Shark Men, season 1

Series: Shark Men, Season 1

Shark Men, season 1
Shark Men, season 1

After the controversy, drama, self examination, and ultimately very interesting research that came out of the Ocearch expedition to South Africa early in 2012, we had to watch the television show that made Chris Fischer (amongst others) famous for working with white sharks.

Enter Shark Men, a National Geographic series featuring television personality Chris Fischer (who had something to do with getting the funding, or the boat, or both – try to disentangle it here if you’re so inclined) and Dr Michael Domeier, a respected white shark researcher. The researchers fish for white sharks off Guadalupe Island in Mexico, and then lift them out of the water in a specially modified cradle attached to the Ocearch boat. Water is pushed across the shark’s gills while they’re out of the ocean. The team measure and tag the sharks, and take samples for genetic testing. The sharks are released after 15-20 minutes out of the water.

The Ocearch boat also makes a trip to the Shared Offshore Foraging Area, or SOFA, where white sharks are believed to feed. A (giant) squid-rich ecosystem inhabited by sperm whales is found, and Domeier theorises that the sharks subsist on squid while they’re here. I found the two episodes covering the SOFA trip to be fascinating. There’s nothing special demarcating this piece of ocean – just the patterns made by the migrating white sharks, which show evidence that the sharks move between Guadalupe and the SOFA. Domeier believes that their time at Guadalupe is for breeding, and aims to take sperm samples from mature males to verify this theory.

The science is very interesting. During the course of the filming a couple of improvements in the handling of the sharks is made, of which I approved. There is magnificent footage of huge white sharks in crystal clear water. Unfortunately there is also a lot of testosterone-fuelled shouting, posturing, and remarkably inane commentary from a variety of sources. By the end of the series we wanted to watch with the sound off, it was that bad. The only person who comes off well at the end of it all is the captain of the Ocearch vessel and chief angler, Brett McBride, and it seems to be largely because he shuns the limelight and doesn’t say much.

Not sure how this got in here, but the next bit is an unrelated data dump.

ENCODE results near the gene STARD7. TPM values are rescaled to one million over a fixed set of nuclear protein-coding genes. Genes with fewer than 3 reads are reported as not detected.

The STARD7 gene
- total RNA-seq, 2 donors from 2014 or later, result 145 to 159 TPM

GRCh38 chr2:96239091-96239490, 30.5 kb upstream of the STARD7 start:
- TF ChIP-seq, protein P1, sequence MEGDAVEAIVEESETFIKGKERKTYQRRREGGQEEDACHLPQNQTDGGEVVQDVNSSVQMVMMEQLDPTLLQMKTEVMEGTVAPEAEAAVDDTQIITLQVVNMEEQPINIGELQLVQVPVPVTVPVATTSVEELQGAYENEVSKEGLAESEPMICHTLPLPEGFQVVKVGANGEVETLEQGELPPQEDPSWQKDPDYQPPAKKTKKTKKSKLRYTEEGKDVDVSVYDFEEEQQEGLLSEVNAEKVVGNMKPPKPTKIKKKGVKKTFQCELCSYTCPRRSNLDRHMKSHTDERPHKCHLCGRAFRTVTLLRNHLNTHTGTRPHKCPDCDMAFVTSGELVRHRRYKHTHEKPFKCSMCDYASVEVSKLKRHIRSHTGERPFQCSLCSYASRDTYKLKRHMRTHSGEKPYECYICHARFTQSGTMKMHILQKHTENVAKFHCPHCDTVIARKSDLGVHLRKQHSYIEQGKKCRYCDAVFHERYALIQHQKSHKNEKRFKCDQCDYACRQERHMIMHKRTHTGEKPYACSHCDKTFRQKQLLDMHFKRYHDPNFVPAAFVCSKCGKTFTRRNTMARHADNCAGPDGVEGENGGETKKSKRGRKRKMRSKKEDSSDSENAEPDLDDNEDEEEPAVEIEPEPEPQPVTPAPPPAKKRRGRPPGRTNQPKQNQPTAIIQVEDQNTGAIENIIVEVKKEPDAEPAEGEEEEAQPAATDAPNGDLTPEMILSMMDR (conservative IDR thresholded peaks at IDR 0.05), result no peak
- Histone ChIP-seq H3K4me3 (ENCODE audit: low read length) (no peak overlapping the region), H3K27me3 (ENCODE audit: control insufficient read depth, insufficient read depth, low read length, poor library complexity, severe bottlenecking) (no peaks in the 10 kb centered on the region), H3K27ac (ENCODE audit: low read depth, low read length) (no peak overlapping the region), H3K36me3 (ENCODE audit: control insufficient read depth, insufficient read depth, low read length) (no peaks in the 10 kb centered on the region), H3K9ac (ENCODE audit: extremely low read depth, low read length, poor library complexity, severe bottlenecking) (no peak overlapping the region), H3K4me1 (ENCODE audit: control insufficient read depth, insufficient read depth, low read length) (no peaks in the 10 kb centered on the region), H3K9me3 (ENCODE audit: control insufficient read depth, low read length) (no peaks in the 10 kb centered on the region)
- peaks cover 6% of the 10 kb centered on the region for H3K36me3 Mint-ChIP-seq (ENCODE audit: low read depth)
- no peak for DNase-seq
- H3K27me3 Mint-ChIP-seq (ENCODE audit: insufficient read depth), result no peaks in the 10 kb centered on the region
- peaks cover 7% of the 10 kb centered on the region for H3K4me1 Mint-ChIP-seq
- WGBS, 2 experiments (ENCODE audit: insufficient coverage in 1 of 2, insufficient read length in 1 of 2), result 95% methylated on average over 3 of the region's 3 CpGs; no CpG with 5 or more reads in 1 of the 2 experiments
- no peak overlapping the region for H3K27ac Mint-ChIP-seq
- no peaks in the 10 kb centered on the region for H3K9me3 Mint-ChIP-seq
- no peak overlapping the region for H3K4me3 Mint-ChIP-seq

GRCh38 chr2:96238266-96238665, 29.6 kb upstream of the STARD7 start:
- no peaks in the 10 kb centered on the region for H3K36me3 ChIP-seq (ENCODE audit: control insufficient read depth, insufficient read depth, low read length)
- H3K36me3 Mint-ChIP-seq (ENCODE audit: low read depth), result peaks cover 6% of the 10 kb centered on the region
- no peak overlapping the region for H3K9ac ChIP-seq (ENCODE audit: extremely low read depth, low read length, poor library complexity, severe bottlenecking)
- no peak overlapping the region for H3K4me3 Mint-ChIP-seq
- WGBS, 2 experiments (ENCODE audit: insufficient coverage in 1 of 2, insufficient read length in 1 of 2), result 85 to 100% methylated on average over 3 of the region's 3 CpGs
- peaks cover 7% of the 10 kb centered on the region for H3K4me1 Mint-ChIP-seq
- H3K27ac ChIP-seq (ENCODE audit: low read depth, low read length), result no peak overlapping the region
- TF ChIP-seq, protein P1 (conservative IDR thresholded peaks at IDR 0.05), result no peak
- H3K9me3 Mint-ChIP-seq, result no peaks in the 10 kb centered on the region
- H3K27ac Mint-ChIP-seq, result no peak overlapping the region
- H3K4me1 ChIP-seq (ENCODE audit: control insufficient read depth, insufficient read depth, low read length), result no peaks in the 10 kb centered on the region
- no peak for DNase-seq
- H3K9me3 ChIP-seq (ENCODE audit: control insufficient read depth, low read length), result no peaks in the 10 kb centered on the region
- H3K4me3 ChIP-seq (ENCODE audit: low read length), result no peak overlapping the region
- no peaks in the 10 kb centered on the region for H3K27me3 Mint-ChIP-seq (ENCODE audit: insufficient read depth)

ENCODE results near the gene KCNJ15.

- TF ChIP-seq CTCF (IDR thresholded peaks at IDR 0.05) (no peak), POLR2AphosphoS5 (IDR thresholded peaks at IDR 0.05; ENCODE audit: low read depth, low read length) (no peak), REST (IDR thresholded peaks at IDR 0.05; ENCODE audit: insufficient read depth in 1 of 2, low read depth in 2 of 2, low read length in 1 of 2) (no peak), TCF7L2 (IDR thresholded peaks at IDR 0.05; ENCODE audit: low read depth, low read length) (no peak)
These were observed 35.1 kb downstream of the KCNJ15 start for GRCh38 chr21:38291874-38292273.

I hate sport fishing. I think it’s pathetic that humans need to prove their mastery of the natural world by shooting or fishing the earth’s most amazingly put together predators. This show is mostly about fishing, and so I found it mostly repugnant. I understand that good television wouldn’t be the expected result from a quiet, respectful treatment of the shark while it’s being brought to the cradle – which leads me to question whether I think that something like this should be televised at all.

If you want the DVDs, get them here. They’ll only ship to the US, so make a plan (mine involved a friend, and a plane). Episode list here.

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Clare

Lapsed mathematician, creator of order, formulator of hypotheses. Lover of the ocean, being outdoors, the bush, reading, photography, travelling (especially in Africa) and road trips.

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